Anonymous said...

"In order to make a credible case of being a strong platform company, vibrant R&D operations are necessary. In addition to being indispensable for technical improvements, trying to instead obtain your animal data and formulations from CROs can be dangerous. One of the reasons why Arrowhead Research and Tekmira should do well in this environment is that they never suffered the drastic layoffs that particularly targeted the basic research organizations while the product-specific teams were mostly left intact."

Agreed, but that's the way the cookies crumbled for Benitec. Nevertheless, they have minimal overhead and should not need to dilute shareholder value. They are starting to rise with the tide.

Anonymous said...

"a healthy cost of capital and cash cushion also lessens the risk of companies succumbing to a dilutive death spiral and allows their companies, cash-, but not technology-constrained, to capitalize on their technologies in a timely manner. "

Exactly what didn't happen with Benitec. Problem for them is the registry is dominated by a single individual. Unless he is working for the ordinary investor then BLT is a no go zone.

No VIABLE corporate organization stands on a single persons shoulders.

Dilution still likely. Clause at the soon to be held AGM to be voted on permitting it without having to seek holder approval.

Anonymous said...

Isn't ARWR going through dilutive death spiral right now? With the recent capital raise their fully diluted share count has gone to over 45 million from under 20 million only a few months ago.

Anonymous said...

While I am as much of a believer in this technology as anyone, I wonder to what degree the current run-up in stock prices and VC raises is just another short-term blip providing some cash for the moment, but then evaporating soon, leaving another wave of scientists stranded in limbo careers (BTW, a whole lot of RNAi experience and $1.50 can buy you a cup of coffee)...my point is that this field leaves people virtually worthless (I'm not sure if your perspective is different Dirk...a brilliant Mark Kay postdoc and where are you now?)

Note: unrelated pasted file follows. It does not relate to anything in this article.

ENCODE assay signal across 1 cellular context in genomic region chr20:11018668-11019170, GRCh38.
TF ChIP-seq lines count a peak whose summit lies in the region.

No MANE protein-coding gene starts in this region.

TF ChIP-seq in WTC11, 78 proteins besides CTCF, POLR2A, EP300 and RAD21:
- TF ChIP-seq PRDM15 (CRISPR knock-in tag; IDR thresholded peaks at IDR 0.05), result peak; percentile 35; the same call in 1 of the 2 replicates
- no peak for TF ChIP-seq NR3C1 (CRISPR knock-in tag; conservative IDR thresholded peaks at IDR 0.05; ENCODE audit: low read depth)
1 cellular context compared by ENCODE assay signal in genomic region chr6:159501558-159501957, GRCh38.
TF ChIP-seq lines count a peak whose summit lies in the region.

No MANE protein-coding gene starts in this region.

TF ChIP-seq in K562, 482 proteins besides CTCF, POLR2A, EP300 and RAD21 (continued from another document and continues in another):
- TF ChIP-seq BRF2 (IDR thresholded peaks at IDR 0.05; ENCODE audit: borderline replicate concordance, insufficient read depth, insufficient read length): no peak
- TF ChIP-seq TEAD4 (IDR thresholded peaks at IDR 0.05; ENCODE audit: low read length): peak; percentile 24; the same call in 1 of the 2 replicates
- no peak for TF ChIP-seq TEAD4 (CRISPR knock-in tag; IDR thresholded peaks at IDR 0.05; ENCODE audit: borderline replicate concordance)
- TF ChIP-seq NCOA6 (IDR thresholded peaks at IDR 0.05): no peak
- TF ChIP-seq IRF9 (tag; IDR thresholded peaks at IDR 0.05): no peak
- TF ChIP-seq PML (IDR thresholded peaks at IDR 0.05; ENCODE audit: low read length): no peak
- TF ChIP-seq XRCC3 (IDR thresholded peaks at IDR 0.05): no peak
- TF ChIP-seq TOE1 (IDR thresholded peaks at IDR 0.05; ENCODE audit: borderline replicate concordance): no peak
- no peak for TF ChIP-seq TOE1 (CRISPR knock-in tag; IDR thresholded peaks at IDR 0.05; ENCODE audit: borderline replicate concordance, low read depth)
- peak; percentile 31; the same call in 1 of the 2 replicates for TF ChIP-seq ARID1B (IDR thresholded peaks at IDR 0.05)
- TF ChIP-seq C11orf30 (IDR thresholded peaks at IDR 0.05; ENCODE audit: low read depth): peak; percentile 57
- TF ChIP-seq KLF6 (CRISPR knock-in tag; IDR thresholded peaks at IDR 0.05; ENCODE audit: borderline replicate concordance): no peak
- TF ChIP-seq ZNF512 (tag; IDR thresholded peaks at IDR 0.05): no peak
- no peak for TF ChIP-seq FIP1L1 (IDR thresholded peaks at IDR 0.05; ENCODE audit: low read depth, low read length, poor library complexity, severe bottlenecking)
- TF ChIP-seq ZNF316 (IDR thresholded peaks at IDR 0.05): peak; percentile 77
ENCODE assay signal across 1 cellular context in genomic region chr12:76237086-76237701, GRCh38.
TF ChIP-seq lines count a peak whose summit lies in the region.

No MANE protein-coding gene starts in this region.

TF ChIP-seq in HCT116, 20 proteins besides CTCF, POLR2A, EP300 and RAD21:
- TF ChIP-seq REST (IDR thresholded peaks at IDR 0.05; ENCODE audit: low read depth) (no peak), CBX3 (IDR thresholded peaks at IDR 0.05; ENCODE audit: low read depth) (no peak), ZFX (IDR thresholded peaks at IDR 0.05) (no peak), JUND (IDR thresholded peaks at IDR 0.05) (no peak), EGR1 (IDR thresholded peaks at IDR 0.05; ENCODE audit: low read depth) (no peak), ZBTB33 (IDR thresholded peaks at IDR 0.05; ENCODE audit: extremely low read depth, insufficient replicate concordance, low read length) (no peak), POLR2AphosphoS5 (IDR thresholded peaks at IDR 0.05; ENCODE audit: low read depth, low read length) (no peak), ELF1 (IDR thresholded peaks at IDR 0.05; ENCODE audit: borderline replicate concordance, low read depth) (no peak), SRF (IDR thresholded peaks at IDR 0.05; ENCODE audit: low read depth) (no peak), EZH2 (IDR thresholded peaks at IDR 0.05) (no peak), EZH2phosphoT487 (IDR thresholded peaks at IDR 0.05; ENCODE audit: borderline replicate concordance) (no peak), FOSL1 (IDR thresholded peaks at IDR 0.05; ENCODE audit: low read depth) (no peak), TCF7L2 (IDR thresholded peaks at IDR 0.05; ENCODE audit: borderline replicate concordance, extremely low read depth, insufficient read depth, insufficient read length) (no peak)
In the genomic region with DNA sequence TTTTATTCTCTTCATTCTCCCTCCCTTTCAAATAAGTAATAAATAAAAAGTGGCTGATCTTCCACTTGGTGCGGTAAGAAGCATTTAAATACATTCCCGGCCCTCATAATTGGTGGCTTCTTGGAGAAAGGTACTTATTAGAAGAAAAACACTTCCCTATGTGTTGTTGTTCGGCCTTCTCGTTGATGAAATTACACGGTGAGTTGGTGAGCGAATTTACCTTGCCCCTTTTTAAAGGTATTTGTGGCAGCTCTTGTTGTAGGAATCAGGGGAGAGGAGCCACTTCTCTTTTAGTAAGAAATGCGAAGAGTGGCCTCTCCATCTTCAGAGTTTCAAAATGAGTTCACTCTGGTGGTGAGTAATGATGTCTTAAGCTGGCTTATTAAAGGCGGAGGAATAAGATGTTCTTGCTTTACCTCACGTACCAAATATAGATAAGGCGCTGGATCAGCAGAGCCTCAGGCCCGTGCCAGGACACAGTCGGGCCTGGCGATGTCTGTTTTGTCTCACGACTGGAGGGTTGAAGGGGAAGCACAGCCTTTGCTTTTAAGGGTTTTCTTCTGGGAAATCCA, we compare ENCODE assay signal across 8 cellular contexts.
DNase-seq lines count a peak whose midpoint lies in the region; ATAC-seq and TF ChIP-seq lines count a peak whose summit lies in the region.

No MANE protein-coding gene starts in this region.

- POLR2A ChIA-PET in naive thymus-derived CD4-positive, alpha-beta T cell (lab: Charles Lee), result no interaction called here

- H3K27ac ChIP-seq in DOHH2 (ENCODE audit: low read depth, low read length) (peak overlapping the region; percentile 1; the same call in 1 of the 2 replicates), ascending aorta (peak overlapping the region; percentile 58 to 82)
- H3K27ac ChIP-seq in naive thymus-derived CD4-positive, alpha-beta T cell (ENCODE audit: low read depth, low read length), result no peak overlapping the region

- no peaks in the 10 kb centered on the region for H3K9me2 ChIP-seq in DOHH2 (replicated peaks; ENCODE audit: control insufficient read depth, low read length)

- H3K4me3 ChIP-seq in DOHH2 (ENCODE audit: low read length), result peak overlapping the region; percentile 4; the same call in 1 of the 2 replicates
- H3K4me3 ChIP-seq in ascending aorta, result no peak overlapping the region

I look at failures such as Heplisav in the vaccine space which uses a single stranded DNA as an adjuvant, yet causes the very serious autoimmune disorder Wegener's granulomatosis. This resulted in a no vote for the vaccine approval. Perhaps the risk-reward trade-off will be more favorable in a cancer treatment, but the vehicle complexity makes it much more high risk too.

The negative tone is from years of wisdom being at the forefront of this field and witnessing it crash and burn and seeing everyone who ever touched this field essentially becoming a pariah without a career (there are a whole lot of consultants out there on LinkedIn).

Anonymous said...

Anon said: "I look at failures such as Heplisav in the vaccine space which uses a single stranded DNA as an adjuvant, yet causes the very serious autoimmune disorder Wegener's granulomatosis"

Err, not sure what your agenda is, but there was a single case in 2008 and the hold on Hepislav was lifted. Hepislav has now passed Phase III and will likely be on European shelves before the US (blame your FDA for that).